Designer therapy of pancreatic tumors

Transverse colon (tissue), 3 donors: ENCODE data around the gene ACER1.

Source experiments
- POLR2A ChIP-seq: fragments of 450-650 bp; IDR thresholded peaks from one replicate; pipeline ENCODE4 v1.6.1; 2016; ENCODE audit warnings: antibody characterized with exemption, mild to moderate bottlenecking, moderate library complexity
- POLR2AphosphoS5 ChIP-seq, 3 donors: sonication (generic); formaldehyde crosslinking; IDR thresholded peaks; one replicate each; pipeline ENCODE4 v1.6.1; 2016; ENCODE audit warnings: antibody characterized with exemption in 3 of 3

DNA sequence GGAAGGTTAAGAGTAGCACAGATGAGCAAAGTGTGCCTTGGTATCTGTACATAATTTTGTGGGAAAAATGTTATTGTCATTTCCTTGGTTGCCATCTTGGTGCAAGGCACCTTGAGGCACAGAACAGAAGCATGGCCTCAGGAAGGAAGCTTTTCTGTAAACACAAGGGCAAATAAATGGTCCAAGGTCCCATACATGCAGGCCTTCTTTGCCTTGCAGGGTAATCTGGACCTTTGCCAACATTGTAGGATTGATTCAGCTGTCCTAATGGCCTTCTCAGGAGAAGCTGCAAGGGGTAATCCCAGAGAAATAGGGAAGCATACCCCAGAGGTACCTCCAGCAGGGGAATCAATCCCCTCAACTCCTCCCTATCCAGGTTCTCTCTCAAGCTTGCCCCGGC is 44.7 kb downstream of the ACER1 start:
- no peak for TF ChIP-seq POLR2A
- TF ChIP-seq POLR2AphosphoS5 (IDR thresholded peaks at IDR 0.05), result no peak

Problem:Pancreatic cancer is the fourth leading cause of cancer-relateddeath in men and women with an overall 5% 5 year survival,underscoring the need for novel multimodality treatmentapproaches. Although pancreatic cancer is often treatable whencaught in the early stages, the vast majority of cases arediagnosed in the late stages. There are no reliable screeningmethodologies for early diagnosis and symptoms are oftenvague and easily confused with other diseases. For localizedcancers, surgical resection remains the cornerstone oftreatment in only 15-20% of patients, however local and distantfailure rates are often high with only 3-4% of patients achievinglong-term control and cure. Various strategies in the form ofneoadjuvant and adjuvant treatment and radiotherapy havebeen employed over the years to improve outcome, with limitedsuccess and undesirable side-effects. A combinedchemoradiation approach may improve postoperative survivaloutcome by optimizing local tumor control and surgicalresect ability. A therapy that selectively targets tumor cells whilemaintaining low systemic toxicity is warranted.Technology:This technology encompasses five substituted deoxycytidine prodrug analogs, which require deamination foractivation. In tumors expressing high levels of cytidine deaminase such as pancreatic tumors, these agents can beactivated for tumor targeted therapy without systemic toxicity. Combining these agents with modulatory doses ofcytidine deaminase inhibitors increases tumor selectivity and growth inhibition. Once this composition isincorporated into tumor cell DNA, it can be converted to a radiosensitizing agent in tumors via thymidine kinase fortumor-targeted chemoradiation. This therapy overcomes the commonly associated chemotherapeutic resistance ofcytidine analogues used for treatment of pancreatic cancer such as Gemcitabine, which occurs in response to hightumor cytidine deaminase expression/activity. Suraj Kachgal (305) 243-3447

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